Last week-end we had an end of summer BBQ for 40. After cooking fancy bbq dishes and sides for years, I decided this one would be easy with fabulous thick, juicy burgers, hot dogs, a few sides and your bean recipe. I doubled it, used Jenny's changes, added a few of my own, and had a large pot of amazing beans. At the end of the evening, there was one spoonful left, and everyone commented on their deliciousness. Thanks so much Jenny and lastnightsdinner. This recipe has been added to my list.
Sagegreen September 10, 2011
Looking forward to making a huge pot of this soon. This is the perfect recipe to have as the work day gets longer and the light fades so much earlier. Coming home from work already in the dark...this is a bowl I want waiting.
GretchinF September 8, 2011
I made this the other night and for the most part stuck to the main ideas in the recipe but I did add fresh peaches and it was incredible. Thanks for the idea!
PVDcook September 7, 2011
The dish overall was incredible, but I felt like the beans themselves were a little bland. Am I just too used to the canned salty variety? Would adding some salt to the water when I boil the beans help?
Jestei September 8, 2011
Did you use the chilis? I assume you did not skip the bacon or beer. Definitely season to taste...Anyone else here?
healthierkitchen September 6, 2011
This has been in my "saved" recipes for-ever and I always mean to make it. Thanks for the reminder and the entertaining description!
Jestei September 6, 2011
i hope you like it!
pierino September 5, 2011
Jestei, I think there is a city ordinance in Chicago that proscribes putting ketchup on a hot dog, but you as a political writer would possibly know. At best you'll just be called a sissy. Sriracha though, is a great American success story. The guy who developed it began by selling door to door to Asian restaurants in the San Gabriel Valley. And then it spread to diners across Southern California. And then...
Jestei September 6, 2011
indeed. chef daniel patterson told the story here:
garlic&lemon September 5, 2011
To make these for a weeknight, start the night before and use your crock pot! Wash and pick over the beans. Then put into your crock pot (no need to soak!) with 5 cups water, the tomatoes, the beer, salt, 1 onion (peeled & cut in 1/2), 2 cloves garlic (peeled and crushed just a little). Just before you go to bed, set the crock pot to LOW and cook for 6-8 hours. The next morning, fish out the onion and garlic and put the beans in the fridge before you go to work. About 45 minutes before serving, put the beans into a pot for the stove make a sofrito: Cook the chopped bacon as directed. When it browns, take it out with a slotted spoon and add to the beans. In the rendered fat, cook another chopped onion and 2 cloves garlic, chopped, along with any chiles you will want to add. When this is golden, dump the whole deliciousness into the beans along with the herbs. This is a good time to judge whether the beans are too watery or not soupy enough. Cook for 30 minutes (or more if you want) so the flavors will blend. Cover or not, depending on what thickness you want in the end product.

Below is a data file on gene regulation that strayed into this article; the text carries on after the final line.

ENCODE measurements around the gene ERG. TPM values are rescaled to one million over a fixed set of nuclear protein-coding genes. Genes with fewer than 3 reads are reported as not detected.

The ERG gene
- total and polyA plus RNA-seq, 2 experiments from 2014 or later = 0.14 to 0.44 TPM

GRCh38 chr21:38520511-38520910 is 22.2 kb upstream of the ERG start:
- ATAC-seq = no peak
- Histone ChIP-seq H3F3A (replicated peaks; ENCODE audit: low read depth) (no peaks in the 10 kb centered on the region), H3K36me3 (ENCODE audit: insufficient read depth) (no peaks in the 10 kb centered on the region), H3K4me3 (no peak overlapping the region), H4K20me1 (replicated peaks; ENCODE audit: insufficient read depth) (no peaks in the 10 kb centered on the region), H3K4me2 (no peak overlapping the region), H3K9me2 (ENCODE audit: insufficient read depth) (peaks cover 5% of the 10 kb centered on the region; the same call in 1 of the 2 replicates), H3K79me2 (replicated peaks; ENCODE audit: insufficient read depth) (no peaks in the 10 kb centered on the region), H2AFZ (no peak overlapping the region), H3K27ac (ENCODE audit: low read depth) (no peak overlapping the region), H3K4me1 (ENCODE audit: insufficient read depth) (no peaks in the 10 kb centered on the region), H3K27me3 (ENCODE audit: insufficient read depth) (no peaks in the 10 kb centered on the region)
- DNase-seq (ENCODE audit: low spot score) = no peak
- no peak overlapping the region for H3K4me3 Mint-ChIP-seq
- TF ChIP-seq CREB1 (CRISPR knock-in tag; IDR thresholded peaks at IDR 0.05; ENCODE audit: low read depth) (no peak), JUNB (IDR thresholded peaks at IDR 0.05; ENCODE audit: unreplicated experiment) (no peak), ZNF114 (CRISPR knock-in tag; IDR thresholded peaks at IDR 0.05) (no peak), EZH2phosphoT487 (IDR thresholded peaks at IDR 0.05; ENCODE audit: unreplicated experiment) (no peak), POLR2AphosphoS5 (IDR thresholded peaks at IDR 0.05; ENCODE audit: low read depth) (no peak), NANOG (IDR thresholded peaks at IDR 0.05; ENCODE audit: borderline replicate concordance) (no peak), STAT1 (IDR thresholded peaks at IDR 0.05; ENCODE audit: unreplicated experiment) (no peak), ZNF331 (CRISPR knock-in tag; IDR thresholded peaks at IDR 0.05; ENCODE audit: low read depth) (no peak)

Jestei September 5, 2011
this sounds like a great method.
Fairmount_market September 6, 2011
I'm a big fan of cooking beans in the slow cooker: it minimizes the effort involve (no presoaking) and I think it gives the best results by allow the beans to plump up and cook slowly. I have a slow cooker that can go on the stovetop, so I'll start a pot of beans by sauteing onions and garlic and spices, then add the liquids and beans, plug in the slow cooker and leave it alone.
mcs3000 September 5, 2011
The Rancho Gordo stand at the farmers market is one of my faves. Excited to try this recipe. Red Stripes are already in the frig :)
Jestei September 5, 2011
jealous of your rancho gordo life style
pierino September 5, 2011
Yesterday I was part of kitchen team that was cooking for a community dinner for sixty people. My contributions were Santa Maria tri tip (traditional here) along with pinquito beans aka "little pinks". As I was cooking about six pounds of them I did give them the overnight soak. The next morning I added more water, seasonings and a few bay leaves and simmered them for about six hours. I wanted to throw bacon or a ham hock in there but it was also part of the menu that had to feed vegetarians (about 8% of the attendance). On the condiment table I did leave out a bottle of a locally produced hot sauce; not too hot. I think sriracha (the ketchup of 2011) is a little too strong for this. And the flavors don't really match.
Jestei September 5, 2011
i was really itching for a fight with you (who doesn't love ketchup! sriracha is good in EVERYTHING! you're SO pierino about my beans) but i feel in the spirit of honest debate that i must concede you're right. a less hot hot sauce, and of a more southern ilk, would actually be better.
boulangere September 5, 2011
You had me at beans.
Jestei September 5, 2011
i hope you enjoy them.
Bevi September 5, 2011
Mmmmmm -This sounds like a great, easy meal put together. Perfect to make while delving into movie watching on a rainy day.
Jestei September 5, 2011
a rainy day is perfect
lastnightsdinner September 5, 2011
Wow, thanks for trying out my recipe! I grew up on my grandma's version of these, and you're so right, these love a good slab of cornbread on the side. That plus wedges of summer tomato and I'm in heaven :) Canned beans will work in an absolute pinch, but I don't recommend them, as you lose a lot of the texture and flavor that comes from slow-cooking. And as you note, they are very, very adaptable - I've used all of the substitutions you mention above, and the dish hasn't suffered a bit. I've got a vegan version as well, which A&M were kind enough to feature in a NYT piece a while back: Cheers, and enjoy the rest of your long weekend!
SKK September 5, 2011
I love your recipe and make it all the time!
Jestei September 5, 2011
thanks for writing this!